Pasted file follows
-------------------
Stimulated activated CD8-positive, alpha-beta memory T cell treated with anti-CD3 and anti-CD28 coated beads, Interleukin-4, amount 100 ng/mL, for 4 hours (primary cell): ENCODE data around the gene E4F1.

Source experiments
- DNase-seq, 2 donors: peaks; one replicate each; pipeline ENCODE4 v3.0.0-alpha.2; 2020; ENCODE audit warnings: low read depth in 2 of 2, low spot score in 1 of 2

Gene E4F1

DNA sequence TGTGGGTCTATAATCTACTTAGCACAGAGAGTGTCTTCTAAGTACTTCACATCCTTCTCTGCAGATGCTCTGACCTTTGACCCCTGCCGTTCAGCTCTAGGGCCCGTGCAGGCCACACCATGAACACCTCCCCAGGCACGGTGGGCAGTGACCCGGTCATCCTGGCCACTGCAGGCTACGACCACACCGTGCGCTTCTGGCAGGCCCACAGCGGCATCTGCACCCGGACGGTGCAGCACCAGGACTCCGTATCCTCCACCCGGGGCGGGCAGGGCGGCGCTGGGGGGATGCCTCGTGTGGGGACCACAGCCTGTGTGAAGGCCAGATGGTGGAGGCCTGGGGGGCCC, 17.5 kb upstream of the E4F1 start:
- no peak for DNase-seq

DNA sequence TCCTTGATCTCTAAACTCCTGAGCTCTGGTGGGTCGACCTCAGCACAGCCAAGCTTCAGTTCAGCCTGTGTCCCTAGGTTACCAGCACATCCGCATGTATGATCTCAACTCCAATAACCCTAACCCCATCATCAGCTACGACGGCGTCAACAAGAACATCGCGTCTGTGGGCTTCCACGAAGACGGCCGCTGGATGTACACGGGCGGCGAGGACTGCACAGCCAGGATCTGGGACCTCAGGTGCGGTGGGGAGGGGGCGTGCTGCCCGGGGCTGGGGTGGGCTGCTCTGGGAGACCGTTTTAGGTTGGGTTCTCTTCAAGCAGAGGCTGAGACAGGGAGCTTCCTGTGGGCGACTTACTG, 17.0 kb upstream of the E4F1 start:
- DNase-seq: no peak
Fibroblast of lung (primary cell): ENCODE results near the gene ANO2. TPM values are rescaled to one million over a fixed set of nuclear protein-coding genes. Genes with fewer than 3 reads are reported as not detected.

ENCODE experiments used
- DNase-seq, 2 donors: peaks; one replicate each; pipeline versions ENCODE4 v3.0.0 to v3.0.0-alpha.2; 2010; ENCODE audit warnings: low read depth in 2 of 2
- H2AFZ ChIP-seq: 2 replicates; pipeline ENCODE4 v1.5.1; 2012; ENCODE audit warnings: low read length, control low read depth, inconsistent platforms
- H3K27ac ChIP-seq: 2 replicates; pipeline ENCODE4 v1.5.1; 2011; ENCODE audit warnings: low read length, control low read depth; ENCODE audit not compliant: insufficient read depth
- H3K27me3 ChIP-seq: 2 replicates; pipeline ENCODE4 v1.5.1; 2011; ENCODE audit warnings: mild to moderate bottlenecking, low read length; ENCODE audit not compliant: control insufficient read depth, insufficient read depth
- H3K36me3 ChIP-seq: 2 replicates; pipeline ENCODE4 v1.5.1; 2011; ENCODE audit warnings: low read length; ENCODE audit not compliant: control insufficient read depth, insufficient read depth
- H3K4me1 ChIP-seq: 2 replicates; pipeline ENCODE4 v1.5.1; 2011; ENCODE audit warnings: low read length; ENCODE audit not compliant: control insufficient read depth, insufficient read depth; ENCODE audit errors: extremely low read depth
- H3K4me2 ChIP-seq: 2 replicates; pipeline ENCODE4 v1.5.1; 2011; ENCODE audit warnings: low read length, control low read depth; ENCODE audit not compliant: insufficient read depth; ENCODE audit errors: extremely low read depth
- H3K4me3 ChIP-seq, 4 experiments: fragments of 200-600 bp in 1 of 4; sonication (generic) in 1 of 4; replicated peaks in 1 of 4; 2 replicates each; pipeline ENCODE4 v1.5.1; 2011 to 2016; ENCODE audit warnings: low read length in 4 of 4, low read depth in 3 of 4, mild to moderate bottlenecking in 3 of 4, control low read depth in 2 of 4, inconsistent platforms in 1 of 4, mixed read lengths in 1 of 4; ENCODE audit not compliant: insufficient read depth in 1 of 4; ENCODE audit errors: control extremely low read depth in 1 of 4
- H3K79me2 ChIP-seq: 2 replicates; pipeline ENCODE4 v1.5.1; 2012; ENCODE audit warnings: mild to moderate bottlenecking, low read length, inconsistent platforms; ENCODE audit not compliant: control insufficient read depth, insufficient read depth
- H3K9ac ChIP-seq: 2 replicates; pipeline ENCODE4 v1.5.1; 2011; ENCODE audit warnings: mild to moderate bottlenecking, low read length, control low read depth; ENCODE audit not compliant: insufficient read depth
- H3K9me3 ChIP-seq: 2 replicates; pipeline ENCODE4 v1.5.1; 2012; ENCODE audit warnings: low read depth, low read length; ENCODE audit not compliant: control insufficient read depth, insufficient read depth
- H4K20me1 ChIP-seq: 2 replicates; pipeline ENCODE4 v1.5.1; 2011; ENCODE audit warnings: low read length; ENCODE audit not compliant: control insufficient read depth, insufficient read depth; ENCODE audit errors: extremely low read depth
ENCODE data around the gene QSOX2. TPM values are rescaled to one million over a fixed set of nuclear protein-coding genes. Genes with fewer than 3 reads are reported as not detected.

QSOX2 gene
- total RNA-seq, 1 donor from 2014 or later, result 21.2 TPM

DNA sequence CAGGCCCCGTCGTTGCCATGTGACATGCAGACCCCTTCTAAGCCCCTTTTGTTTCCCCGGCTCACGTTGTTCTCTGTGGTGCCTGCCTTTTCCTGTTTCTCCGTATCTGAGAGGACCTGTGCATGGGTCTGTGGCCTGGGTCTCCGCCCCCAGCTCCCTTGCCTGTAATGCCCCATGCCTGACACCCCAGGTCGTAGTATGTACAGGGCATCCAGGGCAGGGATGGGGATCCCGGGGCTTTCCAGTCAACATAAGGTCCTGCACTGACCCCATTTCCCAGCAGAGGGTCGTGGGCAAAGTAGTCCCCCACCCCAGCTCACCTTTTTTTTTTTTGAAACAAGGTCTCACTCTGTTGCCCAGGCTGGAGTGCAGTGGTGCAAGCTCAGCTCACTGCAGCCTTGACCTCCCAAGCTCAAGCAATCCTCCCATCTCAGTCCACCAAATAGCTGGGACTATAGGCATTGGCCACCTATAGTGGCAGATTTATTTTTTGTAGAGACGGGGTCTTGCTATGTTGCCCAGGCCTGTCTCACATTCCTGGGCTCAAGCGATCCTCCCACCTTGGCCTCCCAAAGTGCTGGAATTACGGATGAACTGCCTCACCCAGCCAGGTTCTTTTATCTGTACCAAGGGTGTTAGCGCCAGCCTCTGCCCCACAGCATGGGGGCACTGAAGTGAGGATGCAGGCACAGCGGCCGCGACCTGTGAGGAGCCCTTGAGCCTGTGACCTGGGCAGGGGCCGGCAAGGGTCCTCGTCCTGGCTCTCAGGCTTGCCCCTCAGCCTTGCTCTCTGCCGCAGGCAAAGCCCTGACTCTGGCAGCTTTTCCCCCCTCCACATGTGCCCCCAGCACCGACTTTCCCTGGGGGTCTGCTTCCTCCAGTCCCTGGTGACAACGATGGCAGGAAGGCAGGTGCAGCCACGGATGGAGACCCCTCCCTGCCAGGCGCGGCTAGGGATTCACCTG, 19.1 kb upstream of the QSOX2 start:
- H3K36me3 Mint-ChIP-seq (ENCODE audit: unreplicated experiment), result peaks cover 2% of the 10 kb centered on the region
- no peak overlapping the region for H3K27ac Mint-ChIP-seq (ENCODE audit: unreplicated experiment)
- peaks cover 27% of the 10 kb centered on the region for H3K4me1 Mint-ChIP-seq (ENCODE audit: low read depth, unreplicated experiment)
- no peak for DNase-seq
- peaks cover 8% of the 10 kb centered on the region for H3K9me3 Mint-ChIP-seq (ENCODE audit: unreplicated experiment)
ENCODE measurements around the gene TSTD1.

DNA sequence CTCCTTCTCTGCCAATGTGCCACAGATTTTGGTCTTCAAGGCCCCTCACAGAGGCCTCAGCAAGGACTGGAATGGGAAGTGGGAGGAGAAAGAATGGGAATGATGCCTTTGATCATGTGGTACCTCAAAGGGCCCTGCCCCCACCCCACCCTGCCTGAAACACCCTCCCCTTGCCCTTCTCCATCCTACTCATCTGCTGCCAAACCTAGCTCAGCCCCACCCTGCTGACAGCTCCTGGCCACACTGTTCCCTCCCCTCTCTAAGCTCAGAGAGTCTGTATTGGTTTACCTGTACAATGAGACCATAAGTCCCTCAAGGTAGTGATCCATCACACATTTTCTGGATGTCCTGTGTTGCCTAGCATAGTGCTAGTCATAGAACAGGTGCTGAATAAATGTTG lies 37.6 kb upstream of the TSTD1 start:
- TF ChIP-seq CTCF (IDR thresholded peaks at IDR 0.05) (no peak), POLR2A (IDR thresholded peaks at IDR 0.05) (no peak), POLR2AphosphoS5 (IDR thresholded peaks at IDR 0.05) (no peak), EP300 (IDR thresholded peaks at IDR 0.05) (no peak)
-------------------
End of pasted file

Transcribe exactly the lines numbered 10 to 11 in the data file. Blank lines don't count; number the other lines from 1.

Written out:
ENCODE experiments used
- DNase-seq, 2 donors: peaks; one replicate each; pipeline versions ENCODE4 v3.0.0 to v3.0.0-alpha.2; 2010; ENCODE audit warnings: low read depth in 2 of 2